Something very important was accomplished by our commitment in Vietnam. We saved Southeast Asia south of Indochina, and we saved Thailand and we might have saved South Vietnam, if we could have come to an agreement in Paris that could have been supported and sustained. To do that we would have had to have a military presence in that part of the world right down to today.
I will tell you just what that presence would have to be: First, we would have to have not only a Marine division in Okinawa, but an Army division closer than Hawaii. We would have to maintain a carrier off the coast of South Vietnam. We would have to have B52s at U Tapao in Thailand and maybe a few squadrons of fighters in Nakhon Phanom in Thailand. We would have to keep American advisers there with communications links to the South Vietnamese Army, to bring our fire power to bear if it was needed.
Now that would have been expensive. We would have had to pay the price and to bear the burden in order to enforce any effective peace accords. But we were not willing to pay that price and bear that burden. We found -- and our allies found -- that there were limits to the promises of Kennedy and the American people.
When the soldiers came home from Vietnam--after paying that price and bearing that burden--there were no parades and no celebrations and no thank-yous for them. So they built the Vietnam memorial for themselves--the boys did. And I was there for the dedication of the memorial in November, 1982.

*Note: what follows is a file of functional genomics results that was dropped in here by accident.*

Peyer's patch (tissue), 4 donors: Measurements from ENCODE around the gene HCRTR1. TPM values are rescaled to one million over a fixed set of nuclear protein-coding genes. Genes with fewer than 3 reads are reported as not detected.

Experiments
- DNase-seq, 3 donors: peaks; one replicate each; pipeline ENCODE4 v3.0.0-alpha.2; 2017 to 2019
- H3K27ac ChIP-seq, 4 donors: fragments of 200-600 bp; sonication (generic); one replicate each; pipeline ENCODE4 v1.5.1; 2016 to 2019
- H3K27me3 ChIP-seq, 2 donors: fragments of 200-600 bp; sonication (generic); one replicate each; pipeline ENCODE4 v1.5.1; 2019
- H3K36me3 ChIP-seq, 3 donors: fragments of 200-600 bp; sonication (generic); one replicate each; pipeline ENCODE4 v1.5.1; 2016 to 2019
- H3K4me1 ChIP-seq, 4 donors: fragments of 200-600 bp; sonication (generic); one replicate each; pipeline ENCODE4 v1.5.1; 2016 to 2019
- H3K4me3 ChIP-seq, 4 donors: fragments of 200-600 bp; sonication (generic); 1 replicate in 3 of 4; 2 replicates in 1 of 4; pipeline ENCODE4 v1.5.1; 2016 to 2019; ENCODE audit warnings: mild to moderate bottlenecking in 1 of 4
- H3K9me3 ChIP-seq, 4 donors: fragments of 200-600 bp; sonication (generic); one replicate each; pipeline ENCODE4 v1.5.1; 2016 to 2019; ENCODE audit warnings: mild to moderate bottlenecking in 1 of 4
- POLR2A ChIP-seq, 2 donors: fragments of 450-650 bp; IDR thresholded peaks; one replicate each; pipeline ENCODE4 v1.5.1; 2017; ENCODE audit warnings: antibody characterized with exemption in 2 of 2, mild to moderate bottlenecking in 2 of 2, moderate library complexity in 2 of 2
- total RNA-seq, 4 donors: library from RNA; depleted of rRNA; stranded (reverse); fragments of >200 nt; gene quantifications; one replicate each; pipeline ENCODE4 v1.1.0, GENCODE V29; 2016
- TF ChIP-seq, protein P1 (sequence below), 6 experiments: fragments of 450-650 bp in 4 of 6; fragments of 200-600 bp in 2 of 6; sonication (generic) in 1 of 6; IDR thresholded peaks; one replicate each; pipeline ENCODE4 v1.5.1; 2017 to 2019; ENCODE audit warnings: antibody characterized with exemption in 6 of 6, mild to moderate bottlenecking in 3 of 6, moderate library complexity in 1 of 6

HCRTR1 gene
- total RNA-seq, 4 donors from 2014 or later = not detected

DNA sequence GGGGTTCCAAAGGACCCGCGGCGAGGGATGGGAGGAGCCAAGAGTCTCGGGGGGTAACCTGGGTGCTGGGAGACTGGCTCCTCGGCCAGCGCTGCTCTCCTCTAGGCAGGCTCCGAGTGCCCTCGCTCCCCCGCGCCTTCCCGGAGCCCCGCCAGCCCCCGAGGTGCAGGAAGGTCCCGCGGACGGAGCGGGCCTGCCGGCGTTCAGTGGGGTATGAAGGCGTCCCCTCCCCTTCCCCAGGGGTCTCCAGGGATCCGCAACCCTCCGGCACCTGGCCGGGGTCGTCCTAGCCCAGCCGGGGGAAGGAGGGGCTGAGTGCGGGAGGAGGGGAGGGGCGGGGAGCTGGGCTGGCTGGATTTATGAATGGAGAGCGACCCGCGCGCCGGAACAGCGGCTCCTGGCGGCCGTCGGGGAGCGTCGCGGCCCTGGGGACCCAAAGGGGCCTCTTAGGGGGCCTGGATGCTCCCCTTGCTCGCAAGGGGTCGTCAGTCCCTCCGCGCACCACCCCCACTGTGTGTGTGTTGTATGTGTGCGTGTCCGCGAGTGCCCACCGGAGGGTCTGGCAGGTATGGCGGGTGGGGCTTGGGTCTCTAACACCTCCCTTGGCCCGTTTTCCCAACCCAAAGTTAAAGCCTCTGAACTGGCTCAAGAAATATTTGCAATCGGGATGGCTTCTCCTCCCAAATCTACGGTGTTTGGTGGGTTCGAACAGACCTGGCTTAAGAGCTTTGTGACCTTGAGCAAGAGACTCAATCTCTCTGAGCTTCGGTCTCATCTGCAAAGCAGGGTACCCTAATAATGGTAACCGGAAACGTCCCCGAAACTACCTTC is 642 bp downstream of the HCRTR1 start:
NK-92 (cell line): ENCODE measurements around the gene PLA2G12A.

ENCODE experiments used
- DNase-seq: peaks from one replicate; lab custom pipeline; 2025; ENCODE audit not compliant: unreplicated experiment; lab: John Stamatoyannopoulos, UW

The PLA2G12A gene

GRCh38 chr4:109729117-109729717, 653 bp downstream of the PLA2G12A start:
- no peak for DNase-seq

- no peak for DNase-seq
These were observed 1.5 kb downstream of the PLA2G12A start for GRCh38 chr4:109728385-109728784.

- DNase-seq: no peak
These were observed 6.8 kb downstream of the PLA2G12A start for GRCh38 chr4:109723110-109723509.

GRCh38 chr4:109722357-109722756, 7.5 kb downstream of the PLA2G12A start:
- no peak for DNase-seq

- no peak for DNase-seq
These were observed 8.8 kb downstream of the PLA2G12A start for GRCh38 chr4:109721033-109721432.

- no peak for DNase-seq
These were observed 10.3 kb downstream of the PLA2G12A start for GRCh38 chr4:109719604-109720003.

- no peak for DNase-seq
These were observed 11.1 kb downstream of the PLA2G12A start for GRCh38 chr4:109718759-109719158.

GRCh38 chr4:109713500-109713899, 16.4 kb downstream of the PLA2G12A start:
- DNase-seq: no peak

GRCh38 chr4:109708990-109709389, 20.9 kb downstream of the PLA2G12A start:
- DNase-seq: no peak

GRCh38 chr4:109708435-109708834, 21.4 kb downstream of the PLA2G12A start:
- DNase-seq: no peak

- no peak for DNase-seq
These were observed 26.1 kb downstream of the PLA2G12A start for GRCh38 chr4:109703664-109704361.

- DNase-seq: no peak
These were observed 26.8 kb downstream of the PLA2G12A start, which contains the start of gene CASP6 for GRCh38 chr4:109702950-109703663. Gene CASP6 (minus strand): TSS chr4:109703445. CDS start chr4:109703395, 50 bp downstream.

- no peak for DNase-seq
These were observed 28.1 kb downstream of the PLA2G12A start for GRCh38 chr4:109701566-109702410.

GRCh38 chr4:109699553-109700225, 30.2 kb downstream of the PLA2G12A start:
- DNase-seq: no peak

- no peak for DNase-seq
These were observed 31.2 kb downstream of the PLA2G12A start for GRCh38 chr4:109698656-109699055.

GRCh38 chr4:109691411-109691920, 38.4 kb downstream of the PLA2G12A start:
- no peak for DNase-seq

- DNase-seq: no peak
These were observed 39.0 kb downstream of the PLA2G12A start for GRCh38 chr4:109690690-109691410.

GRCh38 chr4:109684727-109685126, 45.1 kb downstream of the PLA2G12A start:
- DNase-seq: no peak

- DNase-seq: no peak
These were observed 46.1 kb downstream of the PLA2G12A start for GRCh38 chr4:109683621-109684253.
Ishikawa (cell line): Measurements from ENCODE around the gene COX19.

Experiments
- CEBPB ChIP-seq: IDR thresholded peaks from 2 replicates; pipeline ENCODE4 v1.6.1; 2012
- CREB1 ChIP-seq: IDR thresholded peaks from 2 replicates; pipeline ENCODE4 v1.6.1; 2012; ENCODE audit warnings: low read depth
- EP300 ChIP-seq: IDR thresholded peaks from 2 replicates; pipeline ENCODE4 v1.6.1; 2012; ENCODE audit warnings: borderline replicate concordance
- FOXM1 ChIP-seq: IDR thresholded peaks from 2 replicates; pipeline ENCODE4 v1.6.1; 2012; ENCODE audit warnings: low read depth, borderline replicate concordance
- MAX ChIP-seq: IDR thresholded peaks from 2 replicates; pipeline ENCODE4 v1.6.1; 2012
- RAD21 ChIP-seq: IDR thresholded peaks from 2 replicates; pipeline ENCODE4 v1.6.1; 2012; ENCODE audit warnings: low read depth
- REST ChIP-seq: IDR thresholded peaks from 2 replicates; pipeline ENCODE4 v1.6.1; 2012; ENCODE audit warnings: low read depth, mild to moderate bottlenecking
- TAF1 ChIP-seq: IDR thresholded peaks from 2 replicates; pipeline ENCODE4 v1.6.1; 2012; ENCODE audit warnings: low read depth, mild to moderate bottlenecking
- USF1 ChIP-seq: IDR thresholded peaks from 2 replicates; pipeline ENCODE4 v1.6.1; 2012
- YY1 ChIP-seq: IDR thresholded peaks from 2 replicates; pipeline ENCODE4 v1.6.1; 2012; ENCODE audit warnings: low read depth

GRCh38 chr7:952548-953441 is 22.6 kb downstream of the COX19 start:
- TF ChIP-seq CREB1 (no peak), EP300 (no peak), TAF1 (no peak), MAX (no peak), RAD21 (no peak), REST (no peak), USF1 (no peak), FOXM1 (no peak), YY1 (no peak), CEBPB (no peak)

The building of that memorial was a turning point in the attitudes of the veterans toward themselves and in the attitude of the American public toward them. They converged on Washington in November of 1982 and they had a welcome home for themselves--because no one else had done it for them. And then they put together a parade in honor of themselves--because no one else had done it for them. They built their memorial without asking Congress for a dime. They dedicated it to the dead without asking for Congress to help. That sent a message.
The memorial is a masterpiece; it's fitting, too. The names of the dead are listed there, chronologically. Just the names.
People always ask me today how I want to be remembered. I'd like to let history take its course. I don't know what it will say about me, but I hope that historians will take note of the last sentence I wrote in my autobiography: "As a soldier prays for peace, he must be prepared to cope with the hardships of war and bear its scars."
I bear the scars.